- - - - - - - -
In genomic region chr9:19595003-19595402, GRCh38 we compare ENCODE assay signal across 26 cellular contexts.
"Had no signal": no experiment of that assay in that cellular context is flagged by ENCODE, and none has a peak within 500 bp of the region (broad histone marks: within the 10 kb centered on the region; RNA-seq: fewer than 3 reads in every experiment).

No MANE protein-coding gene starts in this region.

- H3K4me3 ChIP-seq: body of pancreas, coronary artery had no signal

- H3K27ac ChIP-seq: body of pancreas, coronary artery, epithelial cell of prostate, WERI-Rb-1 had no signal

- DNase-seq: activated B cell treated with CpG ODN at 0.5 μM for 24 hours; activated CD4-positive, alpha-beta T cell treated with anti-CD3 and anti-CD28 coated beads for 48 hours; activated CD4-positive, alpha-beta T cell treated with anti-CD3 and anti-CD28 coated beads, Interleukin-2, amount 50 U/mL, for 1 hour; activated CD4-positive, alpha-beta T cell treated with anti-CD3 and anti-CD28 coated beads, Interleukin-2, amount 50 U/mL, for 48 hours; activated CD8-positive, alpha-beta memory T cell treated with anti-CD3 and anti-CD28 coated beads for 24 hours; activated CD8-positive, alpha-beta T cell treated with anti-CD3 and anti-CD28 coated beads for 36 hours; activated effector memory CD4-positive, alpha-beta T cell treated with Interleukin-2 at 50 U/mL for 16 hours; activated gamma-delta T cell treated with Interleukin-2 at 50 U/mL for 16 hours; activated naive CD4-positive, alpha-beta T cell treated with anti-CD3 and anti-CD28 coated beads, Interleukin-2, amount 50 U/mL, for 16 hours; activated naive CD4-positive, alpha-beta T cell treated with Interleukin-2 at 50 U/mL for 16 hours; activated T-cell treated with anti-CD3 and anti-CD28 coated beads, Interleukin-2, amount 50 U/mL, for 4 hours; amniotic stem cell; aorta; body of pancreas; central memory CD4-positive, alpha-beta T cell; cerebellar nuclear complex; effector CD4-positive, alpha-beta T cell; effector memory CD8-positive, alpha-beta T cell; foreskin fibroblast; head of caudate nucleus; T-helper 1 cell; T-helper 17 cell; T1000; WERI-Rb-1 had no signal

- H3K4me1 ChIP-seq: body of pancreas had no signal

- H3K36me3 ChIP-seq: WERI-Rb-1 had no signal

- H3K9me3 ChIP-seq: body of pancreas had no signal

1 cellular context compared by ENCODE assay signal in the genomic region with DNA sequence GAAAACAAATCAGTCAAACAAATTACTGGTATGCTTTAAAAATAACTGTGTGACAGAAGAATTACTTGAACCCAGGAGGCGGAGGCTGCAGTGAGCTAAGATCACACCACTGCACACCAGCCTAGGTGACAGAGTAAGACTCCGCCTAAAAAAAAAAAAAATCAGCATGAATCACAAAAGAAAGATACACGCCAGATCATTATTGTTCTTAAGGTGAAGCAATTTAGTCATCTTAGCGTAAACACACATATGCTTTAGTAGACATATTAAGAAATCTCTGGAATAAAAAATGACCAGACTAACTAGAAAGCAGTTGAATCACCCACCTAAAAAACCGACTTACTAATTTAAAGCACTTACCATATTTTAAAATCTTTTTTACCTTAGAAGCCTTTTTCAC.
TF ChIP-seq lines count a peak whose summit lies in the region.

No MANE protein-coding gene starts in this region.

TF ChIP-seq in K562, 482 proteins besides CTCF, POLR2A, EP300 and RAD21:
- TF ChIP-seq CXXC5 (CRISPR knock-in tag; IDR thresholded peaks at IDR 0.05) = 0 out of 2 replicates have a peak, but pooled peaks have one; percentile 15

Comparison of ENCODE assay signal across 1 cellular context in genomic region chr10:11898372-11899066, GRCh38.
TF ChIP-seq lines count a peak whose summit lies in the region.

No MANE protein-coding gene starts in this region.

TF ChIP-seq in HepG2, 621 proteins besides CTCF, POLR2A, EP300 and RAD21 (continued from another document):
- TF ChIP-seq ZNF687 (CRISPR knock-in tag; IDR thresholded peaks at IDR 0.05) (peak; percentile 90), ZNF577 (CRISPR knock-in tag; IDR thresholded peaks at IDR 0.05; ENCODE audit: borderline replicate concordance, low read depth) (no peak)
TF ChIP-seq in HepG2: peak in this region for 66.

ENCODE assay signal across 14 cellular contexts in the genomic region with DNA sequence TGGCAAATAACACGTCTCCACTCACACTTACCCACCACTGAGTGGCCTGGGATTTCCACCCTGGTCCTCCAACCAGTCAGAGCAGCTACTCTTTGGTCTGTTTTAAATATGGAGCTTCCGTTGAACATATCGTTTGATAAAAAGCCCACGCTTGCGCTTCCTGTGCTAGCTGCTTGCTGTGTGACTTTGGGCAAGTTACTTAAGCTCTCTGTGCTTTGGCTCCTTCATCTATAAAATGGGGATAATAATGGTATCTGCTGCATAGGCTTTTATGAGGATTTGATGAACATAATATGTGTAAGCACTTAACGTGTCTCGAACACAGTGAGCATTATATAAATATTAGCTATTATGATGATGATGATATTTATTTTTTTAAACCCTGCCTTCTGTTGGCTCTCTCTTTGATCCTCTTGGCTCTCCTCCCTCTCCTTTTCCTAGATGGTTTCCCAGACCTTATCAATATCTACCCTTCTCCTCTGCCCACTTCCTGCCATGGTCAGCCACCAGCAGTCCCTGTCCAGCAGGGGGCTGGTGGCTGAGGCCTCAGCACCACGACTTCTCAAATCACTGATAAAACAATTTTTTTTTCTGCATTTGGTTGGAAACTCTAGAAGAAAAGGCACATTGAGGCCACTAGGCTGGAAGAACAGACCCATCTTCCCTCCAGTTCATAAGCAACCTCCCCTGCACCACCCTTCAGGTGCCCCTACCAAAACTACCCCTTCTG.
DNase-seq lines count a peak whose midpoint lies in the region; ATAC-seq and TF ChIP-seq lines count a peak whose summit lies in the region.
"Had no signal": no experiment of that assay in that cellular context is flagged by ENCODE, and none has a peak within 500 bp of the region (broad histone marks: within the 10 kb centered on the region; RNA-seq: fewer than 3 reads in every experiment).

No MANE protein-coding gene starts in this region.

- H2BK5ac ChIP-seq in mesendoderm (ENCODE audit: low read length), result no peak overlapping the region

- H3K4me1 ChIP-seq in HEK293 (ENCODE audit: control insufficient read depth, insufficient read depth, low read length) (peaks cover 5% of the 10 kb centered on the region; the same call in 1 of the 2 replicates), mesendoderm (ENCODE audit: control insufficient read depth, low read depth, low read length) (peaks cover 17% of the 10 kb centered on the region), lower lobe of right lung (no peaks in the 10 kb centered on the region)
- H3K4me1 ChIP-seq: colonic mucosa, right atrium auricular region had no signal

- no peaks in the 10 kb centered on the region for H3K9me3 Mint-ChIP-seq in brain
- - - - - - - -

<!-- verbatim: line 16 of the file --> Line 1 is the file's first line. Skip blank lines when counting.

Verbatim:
TF ChIP-seq lines count a peak whose summit lies in the region.